You’ve heard of peak oil. You haven’t? Peak oil is just another way of saying that the rate at which we are extracting fossil fuels such as oil, coal and gas is much, much faster that the rate at which they are replaced. It took many millions of years to produce the large deposits that we have in just a couple of centuries significantly depleted. They will run out. The only question is when. Peak oil is the moment when the global production of oil starts to decrease. Year on year reductions until there is none left. Time for solar power. Or nuclear. Or wind. Or something else.
Just like oil, we are currently consuming mineral phosphorus at a much greater rate than its natural replenishment. In fact, given that we get most of our phosphourus from rocks which take geological timescales to renew, we can assume that it doesn’t get renewed at all. And so at some point we will reach peak phosphorus. This is actually something of a big deal. Potentialy much more so than peak oil. Why?
Phosphorus is present in all cells in all forms of life because part of the backbone of DNA is phosphorus. You can’t make DNA without phosphorus. We get our phosphorus by eating plants that have drawn up phosphorus through their roots or by eating animals that ate plants. Or expensive tablets. Many plants do just fine by consuming the natural levels of phosphorus in the soil. Modern intensive farming quickly sucks up phosphorus which needs to be continually replaced. We can’t do much about the amount of sunlight a field gets, but we can significantly alter how much water is delivered via irrigation and sprinklers. We use pesticides to kill bugs that would eat the crops and we spray weed killer to reduce competition from other plant species. The rapid industrialisation of agriculture is known as the Green Revolution and it seems clear that if there hadn’t been the significant increase in yields from the 1960s onwards then there would have been serious risk of millions, perhaps billions of people starving. However, all these measures to improve crop yields will be worthless if there isn’t enough phosphorus in the soil. This is an example of Leiblig’s Law of the Minimum. Think of a leaky bucket that has lots of holes all over it. If you want to raise the water level, then you need to plug up the lowest holes. If you keep growing high yield crops on land with intensive farming practices then you are going to come up against phosphorus limitation. Until you plug that hole, yields will not increase and in fact will dramatically decline.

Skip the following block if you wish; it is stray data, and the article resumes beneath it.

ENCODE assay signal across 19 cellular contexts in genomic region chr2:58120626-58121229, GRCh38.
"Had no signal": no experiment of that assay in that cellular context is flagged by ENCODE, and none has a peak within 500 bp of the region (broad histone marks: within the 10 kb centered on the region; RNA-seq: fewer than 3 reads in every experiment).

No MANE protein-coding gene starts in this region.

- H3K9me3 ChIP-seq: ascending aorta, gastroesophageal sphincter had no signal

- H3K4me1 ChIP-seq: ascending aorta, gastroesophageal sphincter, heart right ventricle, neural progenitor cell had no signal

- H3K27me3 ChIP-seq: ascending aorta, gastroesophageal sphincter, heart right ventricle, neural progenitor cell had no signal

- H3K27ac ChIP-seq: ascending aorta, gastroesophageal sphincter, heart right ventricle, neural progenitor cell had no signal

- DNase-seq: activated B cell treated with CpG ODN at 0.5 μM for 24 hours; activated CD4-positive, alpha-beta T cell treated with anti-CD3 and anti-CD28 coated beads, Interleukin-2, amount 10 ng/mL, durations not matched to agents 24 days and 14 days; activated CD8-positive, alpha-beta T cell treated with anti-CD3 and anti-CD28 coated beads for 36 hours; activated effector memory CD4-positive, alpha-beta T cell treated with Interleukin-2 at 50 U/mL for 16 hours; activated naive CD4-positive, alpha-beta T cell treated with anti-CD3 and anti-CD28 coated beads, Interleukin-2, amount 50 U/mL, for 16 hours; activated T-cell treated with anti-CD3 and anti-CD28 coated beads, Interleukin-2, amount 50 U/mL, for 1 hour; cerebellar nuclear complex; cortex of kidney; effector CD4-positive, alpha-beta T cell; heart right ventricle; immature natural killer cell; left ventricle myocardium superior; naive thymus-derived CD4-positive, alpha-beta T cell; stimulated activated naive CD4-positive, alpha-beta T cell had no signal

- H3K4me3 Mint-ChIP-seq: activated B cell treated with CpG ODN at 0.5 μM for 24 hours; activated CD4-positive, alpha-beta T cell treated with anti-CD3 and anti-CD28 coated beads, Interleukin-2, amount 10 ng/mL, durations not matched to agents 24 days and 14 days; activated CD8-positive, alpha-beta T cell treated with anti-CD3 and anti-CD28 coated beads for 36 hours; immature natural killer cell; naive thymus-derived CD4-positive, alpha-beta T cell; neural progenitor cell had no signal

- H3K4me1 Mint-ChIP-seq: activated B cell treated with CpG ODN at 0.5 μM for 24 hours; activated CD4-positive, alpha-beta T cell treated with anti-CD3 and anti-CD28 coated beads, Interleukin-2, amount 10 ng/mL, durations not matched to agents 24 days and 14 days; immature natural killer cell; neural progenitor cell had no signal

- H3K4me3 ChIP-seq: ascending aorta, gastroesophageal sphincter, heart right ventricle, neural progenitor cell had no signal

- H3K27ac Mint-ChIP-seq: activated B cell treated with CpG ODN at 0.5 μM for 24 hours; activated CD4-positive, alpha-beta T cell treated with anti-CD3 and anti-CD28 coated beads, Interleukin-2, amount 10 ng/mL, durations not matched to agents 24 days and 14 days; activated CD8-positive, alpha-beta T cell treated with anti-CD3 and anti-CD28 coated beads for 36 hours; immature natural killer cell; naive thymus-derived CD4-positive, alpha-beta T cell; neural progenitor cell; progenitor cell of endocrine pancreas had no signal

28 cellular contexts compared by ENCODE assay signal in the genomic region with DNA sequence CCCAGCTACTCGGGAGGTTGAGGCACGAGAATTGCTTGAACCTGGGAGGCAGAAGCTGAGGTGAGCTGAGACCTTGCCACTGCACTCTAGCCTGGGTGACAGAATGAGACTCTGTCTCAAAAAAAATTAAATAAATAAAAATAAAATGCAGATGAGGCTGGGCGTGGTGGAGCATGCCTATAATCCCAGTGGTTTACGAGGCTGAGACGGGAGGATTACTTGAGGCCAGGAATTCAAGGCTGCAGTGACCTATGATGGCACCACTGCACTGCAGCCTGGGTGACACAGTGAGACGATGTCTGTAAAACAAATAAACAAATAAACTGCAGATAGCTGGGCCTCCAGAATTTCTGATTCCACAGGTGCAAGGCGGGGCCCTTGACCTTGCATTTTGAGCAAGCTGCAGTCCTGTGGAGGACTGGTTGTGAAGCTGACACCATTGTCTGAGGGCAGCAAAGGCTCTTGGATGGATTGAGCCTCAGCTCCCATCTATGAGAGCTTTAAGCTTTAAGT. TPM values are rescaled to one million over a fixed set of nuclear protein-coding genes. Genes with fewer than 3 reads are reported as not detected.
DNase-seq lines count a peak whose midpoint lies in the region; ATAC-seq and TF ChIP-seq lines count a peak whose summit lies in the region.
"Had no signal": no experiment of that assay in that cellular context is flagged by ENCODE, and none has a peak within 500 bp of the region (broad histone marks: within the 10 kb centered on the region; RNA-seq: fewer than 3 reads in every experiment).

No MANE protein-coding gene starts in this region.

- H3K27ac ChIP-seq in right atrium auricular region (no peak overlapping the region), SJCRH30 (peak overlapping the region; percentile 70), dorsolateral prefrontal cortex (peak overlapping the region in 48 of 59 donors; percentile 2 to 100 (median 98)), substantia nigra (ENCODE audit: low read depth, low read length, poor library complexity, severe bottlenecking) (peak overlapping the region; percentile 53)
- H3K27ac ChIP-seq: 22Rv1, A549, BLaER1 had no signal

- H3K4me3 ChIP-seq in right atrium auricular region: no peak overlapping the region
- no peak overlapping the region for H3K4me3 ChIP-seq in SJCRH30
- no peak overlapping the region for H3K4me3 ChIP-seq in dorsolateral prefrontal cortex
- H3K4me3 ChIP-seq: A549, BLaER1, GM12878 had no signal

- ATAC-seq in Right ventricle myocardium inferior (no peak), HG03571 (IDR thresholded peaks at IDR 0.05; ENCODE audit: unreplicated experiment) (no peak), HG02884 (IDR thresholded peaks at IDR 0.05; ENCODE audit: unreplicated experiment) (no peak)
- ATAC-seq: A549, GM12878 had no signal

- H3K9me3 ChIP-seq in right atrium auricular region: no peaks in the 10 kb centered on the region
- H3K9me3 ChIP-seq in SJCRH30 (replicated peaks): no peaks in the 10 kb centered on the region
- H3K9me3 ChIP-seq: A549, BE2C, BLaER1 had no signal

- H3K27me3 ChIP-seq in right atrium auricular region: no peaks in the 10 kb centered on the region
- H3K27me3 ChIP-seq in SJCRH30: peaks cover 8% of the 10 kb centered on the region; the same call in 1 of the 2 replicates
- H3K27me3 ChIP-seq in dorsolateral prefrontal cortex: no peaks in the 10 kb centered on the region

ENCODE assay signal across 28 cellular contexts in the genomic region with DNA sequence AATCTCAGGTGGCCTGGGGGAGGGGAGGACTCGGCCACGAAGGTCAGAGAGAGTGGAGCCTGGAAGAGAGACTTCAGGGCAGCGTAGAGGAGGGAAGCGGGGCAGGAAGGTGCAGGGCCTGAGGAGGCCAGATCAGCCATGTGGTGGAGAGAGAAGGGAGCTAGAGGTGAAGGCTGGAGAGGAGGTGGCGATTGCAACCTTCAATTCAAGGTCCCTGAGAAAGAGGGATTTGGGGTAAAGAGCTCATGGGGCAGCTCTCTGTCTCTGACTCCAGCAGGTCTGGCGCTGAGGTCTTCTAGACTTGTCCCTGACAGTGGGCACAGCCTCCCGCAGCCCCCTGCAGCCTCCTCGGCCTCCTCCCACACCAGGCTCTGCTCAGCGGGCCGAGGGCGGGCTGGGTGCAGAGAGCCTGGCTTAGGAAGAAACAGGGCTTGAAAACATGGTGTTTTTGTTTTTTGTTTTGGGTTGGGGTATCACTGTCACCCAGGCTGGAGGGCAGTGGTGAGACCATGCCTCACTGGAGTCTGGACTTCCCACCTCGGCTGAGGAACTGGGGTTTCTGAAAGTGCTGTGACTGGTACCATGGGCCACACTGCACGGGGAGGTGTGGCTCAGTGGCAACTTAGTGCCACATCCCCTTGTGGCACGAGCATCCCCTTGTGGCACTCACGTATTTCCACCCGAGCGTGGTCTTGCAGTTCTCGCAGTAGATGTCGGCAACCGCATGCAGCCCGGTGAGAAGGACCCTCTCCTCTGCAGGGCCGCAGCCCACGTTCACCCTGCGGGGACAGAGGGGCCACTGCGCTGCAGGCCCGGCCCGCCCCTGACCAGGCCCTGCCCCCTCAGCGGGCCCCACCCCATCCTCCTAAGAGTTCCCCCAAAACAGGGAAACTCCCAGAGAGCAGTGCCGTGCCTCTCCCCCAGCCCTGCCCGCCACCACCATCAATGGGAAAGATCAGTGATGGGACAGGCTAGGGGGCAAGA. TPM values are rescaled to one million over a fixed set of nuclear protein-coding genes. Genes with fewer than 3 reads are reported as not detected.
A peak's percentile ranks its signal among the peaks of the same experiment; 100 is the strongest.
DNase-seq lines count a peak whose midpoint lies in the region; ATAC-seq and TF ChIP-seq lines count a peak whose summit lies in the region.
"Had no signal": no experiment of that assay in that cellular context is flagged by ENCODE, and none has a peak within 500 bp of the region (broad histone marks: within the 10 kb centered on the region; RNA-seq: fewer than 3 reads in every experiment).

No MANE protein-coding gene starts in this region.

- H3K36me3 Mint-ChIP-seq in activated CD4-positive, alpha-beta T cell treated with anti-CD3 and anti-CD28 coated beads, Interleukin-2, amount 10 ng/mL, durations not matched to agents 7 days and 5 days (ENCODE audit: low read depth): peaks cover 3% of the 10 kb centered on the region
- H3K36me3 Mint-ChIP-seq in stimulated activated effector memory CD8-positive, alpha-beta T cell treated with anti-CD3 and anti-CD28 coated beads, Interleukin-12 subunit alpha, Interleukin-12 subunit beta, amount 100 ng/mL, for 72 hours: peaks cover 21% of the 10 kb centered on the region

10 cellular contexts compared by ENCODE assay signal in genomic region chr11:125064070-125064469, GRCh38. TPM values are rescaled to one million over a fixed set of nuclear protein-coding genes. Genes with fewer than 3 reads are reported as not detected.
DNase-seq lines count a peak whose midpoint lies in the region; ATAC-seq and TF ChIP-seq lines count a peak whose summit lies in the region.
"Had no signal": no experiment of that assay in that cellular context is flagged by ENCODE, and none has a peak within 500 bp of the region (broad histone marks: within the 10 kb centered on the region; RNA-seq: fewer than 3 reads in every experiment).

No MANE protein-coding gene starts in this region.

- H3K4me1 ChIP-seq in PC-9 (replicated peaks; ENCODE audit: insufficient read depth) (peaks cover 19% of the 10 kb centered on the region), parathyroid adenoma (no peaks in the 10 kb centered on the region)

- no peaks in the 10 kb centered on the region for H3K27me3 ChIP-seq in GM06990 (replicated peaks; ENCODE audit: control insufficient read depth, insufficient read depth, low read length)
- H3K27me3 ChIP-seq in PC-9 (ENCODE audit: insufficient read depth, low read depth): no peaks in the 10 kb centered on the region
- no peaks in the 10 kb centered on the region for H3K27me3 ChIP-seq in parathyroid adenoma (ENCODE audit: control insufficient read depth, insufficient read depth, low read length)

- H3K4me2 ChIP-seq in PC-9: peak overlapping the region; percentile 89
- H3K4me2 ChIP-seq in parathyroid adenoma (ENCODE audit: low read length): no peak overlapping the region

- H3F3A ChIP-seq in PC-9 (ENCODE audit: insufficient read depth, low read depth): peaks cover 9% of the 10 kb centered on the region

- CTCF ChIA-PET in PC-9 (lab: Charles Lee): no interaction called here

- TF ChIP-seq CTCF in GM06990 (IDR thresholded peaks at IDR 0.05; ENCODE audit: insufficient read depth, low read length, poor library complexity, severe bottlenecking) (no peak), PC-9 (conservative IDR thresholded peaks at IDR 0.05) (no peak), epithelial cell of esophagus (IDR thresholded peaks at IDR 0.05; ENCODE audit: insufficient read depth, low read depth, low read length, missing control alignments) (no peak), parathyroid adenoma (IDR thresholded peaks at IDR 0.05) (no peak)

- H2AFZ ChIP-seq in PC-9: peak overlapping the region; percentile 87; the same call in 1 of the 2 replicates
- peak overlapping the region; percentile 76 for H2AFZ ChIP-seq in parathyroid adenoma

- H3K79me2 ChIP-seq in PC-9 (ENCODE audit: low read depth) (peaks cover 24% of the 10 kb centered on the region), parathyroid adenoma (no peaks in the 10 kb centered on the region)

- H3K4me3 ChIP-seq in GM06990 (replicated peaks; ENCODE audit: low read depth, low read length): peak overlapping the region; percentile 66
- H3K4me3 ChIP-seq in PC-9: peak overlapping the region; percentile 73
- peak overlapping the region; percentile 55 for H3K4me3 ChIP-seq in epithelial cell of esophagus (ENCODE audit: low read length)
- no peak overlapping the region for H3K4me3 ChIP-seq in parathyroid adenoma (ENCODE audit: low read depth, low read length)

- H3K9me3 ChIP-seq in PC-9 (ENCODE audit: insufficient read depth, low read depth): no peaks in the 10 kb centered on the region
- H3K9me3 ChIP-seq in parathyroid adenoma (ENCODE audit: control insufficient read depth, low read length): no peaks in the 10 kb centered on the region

Farmers never had this problem in the past did they? Well they did, but they solved it in different ways. First, they fertilized their fields with phosphorus by using animal waste. Manure. Horse shit. Or cow. Pig or chicken. Manure will have nitrogen, phosphorus and other goodies that plants greedily gobble up. Farmers would also rotate the types of crops grown on a particular field as well as not grow anything on a particular field for a year. This form crop rotation has been successfully used since Roman times. There are many good things about crop rotation. But in terms of short term yields, intensive farming of monoculture (growing the same crop all the time) wins.
One way of understanding why it wins is because we make up for the greater inefficiency of the high intensive system. Putting on fertilizers, irrigation, pesticides – all this requires large amounts of energy. Think of how much energy it takes to dig up rocks that have mineral phosphorus in it. Then you grind up that rock, sieve and filter it. Chemically process it. Put it in a truck or ship or sometimes both and transport it potentially many miles. Load it onto a spreader and tow it behind a tractor so that it finally gets onto a field. Digging up stored energy (fossil fuels) allows us to dig up phosphorus and put that on fields in order to increase the amount of food we can grow.
If or rather when phosphorus runs out we will either have to eat less (something difficult to do as the global population will continue to expand until at least the middle of the century) or decrease the amounts lost from the system by increasing the amount of phosphorus that is recycled. Recyling phosphorus from human and animal waste and water runoff will take energy. Most probably a lot of energy as there will need to be the deployment of significant amounts of new infrastructure. We currently have the energy sources for this, but will we when phosphorus scarcity really starts to bite. When will that be? Depends on who you ask. Upper estimates of mineral phosphoros resources are about 300 hundred years. Lower estimates for reserves are decades. I think it’s fair to say no one really knows. Also, much hinges on what exactly do you mean by ‘runs out’. The only thing that seems certain is that limitations in phosophorus supply will decrease the supply and increase the cost of food.
And here’s the double whammy. Some estimates give a date of peak phosphorus around the middle of this century which is when global population will reach its maximum of some 8-9 billion. Just when we have the greatest number of mouths to feed, our reserves of easy to obtain, low cost mineral phosphorus may start to run out. The worse case scenario is that many people will starve. Avoiding that outcome will require more recycling and more efficient farming practices. Getting up and running on that will require energy. Where will that energy come from in the middle of the century?
Fossil fuels are a limited supply you know. Have you heard about peak oil?